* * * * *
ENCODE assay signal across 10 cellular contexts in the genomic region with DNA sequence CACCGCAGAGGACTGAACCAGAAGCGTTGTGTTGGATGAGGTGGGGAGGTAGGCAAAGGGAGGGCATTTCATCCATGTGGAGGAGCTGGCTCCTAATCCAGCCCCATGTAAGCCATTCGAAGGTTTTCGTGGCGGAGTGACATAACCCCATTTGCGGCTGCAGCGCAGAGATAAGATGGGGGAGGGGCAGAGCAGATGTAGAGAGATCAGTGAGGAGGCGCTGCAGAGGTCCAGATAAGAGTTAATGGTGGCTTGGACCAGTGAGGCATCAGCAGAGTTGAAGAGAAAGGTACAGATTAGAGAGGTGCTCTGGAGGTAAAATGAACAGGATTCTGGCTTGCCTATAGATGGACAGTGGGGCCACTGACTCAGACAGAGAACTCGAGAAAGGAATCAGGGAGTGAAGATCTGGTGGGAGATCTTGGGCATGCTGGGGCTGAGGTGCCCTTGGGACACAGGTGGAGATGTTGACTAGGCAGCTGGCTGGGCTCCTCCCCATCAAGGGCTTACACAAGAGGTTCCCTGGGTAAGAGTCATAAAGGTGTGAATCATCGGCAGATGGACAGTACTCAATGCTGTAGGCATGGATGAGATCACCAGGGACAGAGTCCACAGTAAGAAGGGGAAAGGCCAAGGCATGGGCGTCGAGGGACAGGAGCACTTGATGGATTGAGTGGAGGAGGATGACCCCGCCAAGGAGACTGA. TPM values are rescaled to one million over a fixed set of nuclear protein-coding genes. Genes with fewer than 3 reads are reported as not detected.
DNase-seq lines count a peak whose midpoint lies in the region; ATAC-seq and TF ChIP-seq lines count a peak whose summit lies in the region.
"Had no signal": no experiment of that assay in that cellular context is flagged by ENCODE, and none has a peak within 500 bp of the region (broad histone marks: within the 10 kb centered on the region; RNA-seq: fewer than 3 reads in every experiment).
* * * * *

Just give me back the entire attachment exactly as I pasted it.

ENCODE assay signal across 10 cellular contexts in the genomic region with DNA sequence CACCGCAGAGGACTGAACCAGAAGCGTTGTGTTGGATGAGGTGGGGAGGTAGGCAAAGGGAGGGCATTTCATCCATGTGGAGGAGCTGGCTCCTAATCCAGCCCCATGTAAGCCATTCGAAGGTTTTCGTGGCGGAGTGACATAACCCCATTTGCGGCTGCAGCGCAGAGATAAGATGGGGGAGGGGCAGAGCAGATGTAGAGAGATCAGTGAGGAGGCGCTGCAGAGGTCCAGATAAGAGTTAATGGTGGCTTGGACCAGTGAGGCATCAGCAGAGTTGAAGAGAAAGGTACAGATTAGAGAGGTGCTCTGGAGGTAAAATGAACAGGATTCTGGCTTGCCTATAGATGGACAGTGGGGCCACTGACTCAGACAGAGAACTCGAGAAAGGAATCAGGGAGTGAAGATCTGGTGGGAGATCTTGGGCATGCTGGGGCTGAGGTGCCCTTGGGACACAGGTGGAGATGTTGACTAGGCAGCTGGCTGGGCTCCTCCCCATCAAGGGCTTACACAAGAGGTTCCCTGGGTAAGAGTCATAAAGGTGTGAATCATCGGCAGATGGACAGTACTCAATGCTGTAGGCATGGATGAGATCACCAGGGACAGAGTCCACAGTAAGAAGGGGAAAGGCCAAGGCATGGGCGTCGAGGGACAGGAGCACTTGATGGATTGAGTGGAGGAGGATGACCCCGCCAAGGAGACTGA. TPM values are rescaled to one million over a fixed set of nuclear protein-coding genes. Genes with fewer than 3 reads are reported as not detected.
DNase-seq lines count a peak whose midpoint lies in the region; ATAC-seq and TF ChIP-seq lines count a peak whose summit lies in the region.
"Had no signal": no experiment of that assay in that cellular context is flagged by ENCODE, and none has a peak within 500 bp of the region (broad histone marks: within the 10 kb centered on the region; RNA-seq: fewer than 3 reads in every experiment).